Every new appearance by Spain's queen Letizia brings comments about what she's wearing, and now even her daughter Leonor is attracting attention for her clothes (link in Catalan). But the reappearance of king Felipe VI's wife after the holidays has raised gazes upwards to the royal cheeks and lips. Apparently the Three Kings brought her a new face. The photograph at the top of this article has sparked much comment. Has the queen been injected with Botox to put a good face on the new year? Whether it's a forced smile, the cold or plastic surgery, the appearance of a slightly swollen face is evident. The photo was taken at the doors of the meeting of the BBVA foundation where she took part in her first official event by herself this year. She was dressed in rigorous black, which some interpreted as a wink to the Golden Globes and the stand many actors took there against sexual assault and harassment in Hollywood. What's certain is that the queen's clothing didn't cause much debate and it was her cheeks that stood out more:
In the BBVA Foundation meeting, surrounded by linguists, journalists and academics to discuss good usage of the Spanish language in the media, she continued showing off Hugo Boss's dark grey, very elegant for a work meeting, but too strong a contrast with the "Christmas red" jumper on the journalist Montserrat Domínguez. The contrast between the two journalists wasn't just in their clothing. Their faces showed that the age difference (Letizia is 45, Domínguez, 54) wasn't as important as the unnatural hint of the royal smile.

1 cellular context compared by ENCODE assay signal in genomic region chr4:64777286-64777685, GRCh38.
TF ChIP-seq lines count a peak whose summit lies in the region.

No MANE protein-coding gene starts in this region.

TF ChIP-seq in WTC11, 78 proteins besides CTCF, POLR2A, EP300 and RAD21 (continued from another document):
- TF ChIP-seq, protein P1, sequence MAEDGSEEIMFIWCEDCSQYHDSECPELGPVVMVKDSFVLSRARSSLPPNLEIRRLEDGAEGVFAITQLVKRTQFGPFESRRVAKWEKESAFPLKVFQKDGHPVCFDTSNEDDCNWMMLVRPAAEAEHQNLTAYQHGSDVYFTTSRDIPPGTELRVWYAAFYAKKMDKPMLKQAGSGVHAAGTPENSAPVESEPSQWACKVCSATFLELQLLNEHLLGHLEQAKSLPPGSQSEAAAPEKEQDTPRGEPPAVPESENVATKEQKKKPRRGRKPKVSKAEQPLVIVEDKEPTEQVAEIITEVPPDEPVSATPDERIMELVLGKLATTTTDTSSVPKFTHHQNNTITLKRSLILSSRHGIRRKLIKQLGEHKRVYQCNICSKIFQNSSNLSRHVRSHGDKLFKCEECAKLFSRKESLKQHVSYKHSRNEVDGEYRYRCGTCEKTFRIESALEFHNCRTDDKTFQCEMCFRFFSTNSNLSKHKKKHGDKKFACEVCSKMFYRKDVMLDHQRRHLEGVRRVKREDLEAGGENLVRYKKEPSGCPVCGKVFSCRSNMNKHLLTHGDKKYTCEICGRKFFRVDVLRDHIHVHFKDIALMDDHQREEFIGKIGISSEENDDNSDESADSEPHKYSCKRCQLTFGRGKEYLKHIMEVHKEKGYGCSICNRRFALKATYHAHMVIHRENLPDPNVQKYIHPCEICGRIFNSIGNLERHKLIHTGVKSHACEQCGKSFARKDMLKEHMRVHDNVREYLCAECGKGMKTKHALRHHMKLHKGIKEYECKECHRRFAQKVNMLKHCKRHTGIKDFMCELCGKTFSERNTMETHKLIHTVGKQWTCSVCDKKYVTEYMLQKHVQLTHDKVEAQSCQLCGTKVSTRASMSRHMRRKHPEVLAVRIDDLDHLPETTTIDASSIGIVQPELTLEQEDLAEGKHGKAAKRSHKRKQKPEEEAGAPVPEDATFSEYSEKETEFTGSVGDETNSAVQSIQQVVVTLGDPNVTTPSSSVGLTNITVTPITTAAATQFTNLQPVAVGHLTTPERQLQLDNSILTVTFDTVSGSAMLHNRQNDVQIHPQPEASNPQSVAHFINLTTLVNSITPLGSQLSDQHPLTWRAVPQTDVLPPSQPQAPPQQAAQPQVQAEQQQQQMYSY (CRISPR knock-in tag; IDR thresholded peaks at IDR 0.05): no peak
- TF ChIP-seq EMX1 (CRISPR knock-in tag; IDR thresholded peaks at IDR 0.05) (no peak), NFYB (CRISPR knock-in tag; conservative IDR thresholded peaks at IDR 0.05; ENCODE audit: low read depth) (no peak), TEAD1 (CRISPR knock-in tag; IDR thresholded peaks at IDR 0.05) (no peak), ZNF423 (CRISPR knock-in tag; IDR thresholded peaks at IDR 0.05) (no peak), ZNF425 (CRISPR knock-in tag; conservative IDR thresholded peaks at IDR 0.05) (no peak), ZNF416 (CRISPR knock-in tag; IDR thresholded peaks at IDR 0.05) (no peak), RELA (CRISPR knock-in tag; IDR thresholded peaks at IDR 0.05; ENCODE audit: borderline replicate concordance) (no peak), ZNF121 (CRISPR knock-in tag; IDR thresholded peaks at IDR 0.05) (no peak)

Some media outlets have turned to plastic surgeons to comment on the queen's new look who confirm that it could be the result of Botox and hyaluronic acid injections in her face against wrinkles. This would have caused an effect typical in such cases: pulling the outsides of her eyebrows upwards. If you compare Letizia and Domínguez's eyebrows you'll see the difference. The facial padding causes, moreover, the cheeks, jaw and chin to become more marked. Letizia is a victim of her past. When she first entered Spaniards' homes as a newsreader, her face, with which she won the heart of then prince Felipe, was much more natural:
2008 was the only time that the Zarzuela palace confirmed that the queen had undergone anything similar: a rhinoplasty for "respiratory problems". In plain English: she got a new nose. Euphemisms are the order of the day in statements from the royal family, from the "temporary cease in cohabitation" of infanta Elena and Marichalar, meaning they were divorcing, to king Juan Carlos's "special friend", meaning lover. To our Zarzuela-English dictionary, now we'll have to add "face swollen due to the cold" for "Botox injection as a Christmas present".